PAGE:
5

I have a Python multiprocessing pool doing a very long job that even after a thorough debugging is not robust enough not to fail every 24 hours or so, because it depends on many third-party, non-Python tools with complex interactions. Also, the underlying machine has certain problems that I cannot control. Note that by failing I don't mean the whole program crashing, but some or most of the processes becoming idle because of some errors, and the app itself either hanging or continuing the job just with the processes that haven't failed.

My solution right now is to periodically kill the job, manually, and then just restart from where it was.

Even if it's not ideal, what I want to do now is the following: restart the multiprocessing pool periodically, programatically, from the Python code itself. I don't really care if this implies killing the pool workers in the middle of their job. Which would be the best way to do that?

My code looks like:

with Pool() as p:
    for _ in p.imap_unordered(function, data):
        save_checkpoint()
        log()

What I have in mind would be something like:

start = 0
end = 1000  # magic number
while start + 1 < len(data):
    current_data = data[start:end]
    with Pool() as p:
        for _ in p.imap_unordered(function, current_data):
            save_checkpoint()
            log()
            start += 1
            end += 1

Or:

start = 0
end = 1000  # magic number
while start + 1 < len(data):
    current_data = data[start:end]
    start_timeout(time=TIMEOUT) # which would be the best way to to do that without breaking multiprocessing?
    try:
        with Pool() as p:
            for _ in p.imap_unordered(function, current_data):
                save_checkpoint()
                log()
                start += 1
                end += 1
    except Timeout:
        pass
    

Or any suggestion you think would be better. Any help would be much appreciated, thanks!

5
  • what happens when a process fails? does it just block indefinitely, or does it return something which can be used to indicate failure? if it blocks neither solution will work
    – 2e0byo
    Commented Nov 10, 2021 at 12:16
  • @2e0byo AFAIK it blocks, haven't found a solution to detect it. Can't the parent process force all the child processes to join?
    – nohamk
    Commented Nov 10, 2021 at 12:31
  • not if it's stuck in a blocking call waiting for the process. But sure, there are lots of ways to timeout :)
    – 2e0byo
    Commented Nov 10, 2021 at 12:35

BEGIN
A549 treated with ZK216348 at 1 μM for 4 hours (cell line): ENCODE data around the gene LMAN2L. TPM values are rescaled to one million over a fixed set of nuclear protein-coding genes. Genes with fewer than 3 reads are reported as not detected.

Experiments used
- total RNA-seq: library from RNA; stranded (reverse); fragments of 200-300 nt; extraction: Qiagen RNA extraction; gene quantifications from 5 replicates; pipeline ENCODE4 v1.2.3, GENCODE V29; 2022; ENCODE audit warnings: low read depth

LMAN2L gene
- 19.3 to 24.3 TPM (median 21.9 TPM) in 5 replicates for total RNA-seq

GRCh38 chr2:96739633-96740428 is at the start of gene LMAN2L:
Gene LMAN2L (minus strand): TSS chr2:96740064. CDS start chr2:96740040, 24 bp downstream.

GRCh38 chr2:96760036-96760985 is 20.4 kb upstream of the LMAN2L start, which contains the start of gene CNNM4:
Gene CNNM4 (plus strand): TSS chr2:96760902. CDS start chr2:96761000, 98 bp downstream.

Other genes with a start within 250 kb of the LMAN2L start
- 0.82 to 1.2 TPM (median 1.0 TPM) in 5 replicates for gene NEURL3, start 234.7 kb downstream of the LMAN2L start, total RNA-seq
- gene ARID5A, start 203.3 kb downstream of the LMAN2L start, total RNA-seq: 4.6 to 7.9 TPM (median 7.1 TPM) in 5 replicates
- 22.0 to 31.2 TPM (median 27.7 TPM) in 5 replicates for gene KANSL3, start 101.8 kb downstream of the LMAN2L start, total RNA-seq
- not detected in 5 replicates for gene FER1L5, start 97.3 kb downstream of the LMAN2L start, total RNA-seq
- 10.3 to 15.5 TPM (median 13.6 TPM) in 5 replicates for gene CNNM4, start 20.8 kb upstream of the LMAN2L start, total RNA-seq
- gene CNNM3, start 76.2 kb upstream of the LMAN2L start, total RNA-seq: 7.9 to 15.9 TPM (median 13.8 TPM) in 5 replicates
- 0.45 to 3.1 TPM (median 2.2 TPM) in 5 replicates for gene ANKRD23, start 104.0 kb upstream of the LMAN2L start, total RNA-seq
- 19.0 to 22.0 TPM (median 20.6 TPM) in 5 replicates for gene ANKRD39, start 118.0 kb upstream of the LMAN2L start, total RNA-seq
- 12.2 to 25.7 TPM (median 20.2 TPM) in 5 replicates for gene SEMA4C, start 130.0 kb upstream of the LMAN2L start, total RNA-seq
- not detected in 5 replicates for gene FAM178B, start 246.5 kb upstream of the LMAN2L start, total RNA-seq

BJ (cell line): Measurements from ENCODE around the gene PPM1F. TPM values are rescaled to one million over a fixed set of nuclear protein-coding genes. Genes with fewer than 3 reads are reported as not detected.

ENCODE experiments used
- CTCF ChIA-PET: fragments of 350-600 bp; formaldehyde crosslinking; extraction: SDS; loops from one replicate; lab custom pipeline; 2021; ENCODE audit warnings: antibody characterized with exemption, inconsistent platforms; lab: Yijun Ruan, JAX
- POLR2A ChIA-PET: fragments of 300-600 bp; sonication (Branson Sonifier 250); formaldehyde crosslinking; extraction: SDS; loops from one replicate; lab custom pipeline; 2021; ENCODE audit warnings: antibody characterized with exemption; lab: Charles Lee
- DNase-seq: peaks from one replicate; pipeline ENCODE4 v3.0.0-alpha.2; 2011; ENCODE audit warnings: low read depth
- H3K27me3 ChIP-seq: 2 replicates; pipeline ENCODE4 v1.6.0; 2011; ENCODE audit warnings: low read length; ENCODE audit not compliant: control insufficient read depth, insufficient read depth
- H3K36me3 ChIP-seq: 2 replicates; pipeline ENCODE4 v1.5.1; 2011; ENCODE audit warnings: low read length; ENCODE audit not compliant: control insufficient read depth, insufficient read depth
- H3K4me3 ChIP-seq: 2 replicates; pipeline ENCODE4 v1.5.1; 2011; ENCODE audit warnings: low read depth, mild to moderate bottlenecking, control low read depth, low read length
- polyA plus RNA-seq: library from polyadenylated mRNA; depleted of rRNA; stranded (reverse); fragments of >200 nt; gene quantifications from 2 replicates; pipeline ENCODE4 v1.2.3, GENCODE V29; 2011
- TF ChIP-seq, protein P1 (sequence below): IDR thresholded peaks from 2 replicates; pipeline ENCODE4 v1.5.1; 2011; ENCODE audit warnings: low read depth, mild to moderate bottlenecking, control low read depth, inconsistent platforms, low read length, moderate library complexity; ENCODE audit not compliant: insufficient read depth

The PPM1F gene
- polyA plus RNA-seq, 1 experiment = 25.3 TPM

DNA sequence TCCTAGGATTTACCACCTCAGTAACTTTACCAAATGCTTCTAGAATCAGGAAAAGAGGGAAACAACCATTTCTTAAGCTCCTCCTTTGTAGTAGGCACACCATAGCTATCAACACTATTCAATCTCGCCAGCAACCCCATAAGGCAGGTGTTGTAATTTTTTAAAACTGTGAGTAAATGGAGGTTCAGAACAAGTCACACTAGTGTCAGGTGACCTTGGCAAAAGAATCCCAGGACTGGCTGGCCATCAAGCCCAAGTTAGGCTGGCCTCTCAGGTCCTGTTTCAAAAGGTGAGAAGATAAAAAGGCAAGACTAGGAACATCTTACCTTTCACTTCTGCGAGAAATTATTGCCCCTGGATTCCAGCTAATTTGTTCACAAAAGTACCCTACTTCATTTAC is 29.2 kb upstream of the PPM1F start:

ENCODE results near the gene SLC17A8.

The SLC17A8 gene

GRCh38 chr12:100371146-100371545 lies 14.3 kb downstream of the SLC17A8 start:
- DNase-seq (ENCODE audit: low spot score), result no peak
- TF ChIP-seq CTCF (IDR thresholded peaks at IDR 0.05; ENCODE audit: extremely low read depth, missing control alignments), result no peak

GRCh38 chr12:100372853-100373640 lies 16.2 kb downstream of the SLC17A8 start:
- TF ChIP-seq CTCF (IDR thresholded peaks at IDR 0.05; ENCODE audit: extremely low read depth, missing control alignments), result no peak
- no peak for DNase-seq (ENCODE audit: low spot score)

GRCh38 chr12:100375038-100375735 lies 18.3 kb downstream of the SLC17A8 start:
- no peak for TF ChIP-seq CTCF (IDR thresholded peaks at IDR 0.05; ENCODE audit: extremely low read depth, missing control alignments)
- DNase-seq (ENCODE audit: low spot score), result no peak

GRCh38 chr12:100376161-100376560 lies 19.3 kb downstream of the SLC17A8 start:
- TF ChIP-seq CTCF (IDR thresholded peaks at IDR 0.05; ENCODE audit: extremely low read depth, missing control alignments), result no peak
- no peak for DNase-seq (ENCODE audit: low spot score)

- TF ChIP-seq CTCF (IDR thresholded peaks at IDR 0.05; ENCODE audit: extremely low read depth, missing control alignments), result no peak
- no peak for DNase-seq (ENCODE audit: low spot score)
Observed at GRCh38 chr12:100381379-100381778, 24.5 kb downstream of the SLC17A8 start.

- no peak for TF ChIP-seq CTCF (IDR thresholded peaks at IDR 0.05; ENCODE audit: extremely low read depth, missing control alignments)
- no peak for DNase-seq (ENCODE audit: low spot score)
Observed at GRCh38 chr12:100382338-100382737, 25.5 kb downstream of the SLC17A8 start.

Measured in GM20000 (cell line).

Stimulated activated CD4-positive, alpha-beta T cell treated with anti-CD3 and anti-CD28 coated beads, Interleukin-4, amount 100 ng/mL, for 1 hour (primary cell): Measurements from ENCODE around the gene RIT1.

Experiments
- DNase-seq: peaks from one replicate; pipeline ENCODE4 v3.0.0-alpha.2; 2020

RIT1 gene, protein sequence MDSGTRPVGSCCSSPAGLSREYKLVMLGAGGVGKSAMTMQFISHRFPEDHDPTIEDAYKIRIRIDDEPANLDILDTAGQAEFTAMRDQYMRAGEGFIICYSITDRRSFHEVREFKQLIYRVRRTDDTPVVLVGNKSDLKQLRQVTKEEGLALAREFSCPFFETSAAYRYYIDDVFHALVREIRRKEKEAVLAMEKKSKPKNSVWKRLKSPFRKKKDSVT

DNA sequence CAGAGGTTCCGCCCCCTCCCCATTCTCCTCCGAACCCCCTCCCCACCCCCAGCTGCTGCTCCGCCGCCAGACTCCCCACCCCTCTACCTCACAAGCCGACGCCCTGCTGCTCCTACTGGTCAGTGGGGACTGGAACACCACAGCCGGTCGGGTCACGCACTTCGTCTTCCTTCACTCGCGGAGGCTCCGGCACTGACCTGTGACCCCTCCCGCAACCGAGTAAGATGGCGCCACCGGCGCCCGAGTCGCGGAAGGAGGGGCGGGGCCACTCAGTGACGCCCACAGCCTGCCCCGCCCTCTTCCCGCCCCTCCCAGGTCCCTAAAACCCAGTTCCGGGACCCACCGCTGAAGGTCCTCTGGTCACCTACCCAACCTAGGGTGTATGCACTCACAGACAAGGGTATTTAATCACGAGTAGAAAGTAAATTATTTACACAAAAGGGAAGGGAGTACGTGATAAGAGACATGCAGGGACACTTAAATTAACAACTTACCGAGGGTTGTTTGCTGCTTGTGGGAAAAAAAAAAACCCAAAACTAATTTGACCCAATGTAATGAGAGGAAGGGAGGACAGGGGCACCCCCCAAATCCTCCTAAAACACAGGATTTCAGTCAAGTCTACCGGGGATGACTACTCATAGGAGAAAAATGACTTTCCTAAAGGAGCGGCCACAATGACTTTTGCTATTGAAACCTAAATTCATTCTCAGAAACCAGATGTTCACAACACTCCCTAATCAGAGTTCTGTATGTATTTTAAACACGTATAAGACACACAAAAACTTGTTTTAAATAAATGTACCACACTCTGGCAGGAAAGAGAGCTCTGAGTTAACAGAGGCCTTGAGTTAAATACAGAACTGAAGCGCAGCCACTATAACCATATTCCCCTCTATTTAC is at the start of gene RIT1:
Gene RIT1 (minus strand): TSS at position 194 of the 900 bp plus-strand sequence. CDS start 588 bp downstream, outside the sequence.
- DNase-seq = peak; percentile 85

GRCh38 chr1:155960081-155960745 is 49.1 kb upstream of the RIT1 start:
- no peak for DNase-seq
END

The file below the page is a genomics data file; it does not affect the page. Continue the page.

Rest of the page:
• @2e0byo which way would you suggest?
    – nohamk
    Commented Nov 10, 2021 at 13:57
  • see my answer :)
    – 2e0byo
    Commented Nov 10, 2021 at 14:42

1 Answer 1

3

The problem with your current code is that it iterates the multiprocessed results directly, and that call will block. Fortunately there's an easy solution: use apply_async exactly as suggested in the docs. But because of how you describe the use-case here and the failure, I've adapted it somewhat. Firstly, a mock task:

from multiprocessing import Pool, TimeoutError, cpu_count
from time import sleep
from random import randint


def log():
    print("logging is a dangerous activity: wear a hard hat.")


def work(d):
    sleep(randint(1, 100) / 100)
    print("finished working")
    if randint(1, 10) == 1:
        print("blocking...")
        while True:
            sleep(0.1)

    return d

This work function will fail with a probabilty of 0.1, blocking indefinitely. We create the tasks:

data = list(range(100))
nproc = cpu_count()

And then generate futures for all of them:

while data:
    print(f"== Processing {len(data)} items. ==")
    with Pool(nproc) as p:
        tasks = [p.apply_async(work, (d,)) for d in data]

Then we can try to get the tasks out manually:

        for task in tasks:
            try:
                res = task.get(timeout=1)
                data.remove(res)
                log()
            except TimeoutError:
                failed.append(task)
                if len(failed) < nproc:
                    print(
                        f"{len(failed)} processes are blocked,"
                        f" but {nproc - len(failed)} remain."
                    )
                else:
                    break

The controlling timeout here is the timeout to .get. It should be as long as you expect the longest process to take. Note that we detect when the whole pool is tied up and give up.

But since in the scenario you describe some threads are going to take longer than others, we can give 'failed' processes some time to recover. Thus every time a task fails we quickly check if the others have in fact succeeded:

            for task in failed:
                try:
                    res = task.get(timeout=0.01)
                    data.remove(res)
                    failed.remove(task)
                    log()
                except TimeoutError:
                    continue

Whether this is a good addition in your case depends on whether your tasks really are as flaky as I'm guessing they are.

Exiting the context manager for the pool will terminate the pool, so we don't even need to handle that ourselves. If you have significant variation you might want to increase the pool size (thus increasing the number of tasks which are allowed to stall) or allow tasks a grace period before considering them 'failed'.

1
  • Hi @2e0byo, many thanks for your complete answer. This is exactly what I asked for!
    – nohamk
    Commented Nov 10, 2021 at 20:23

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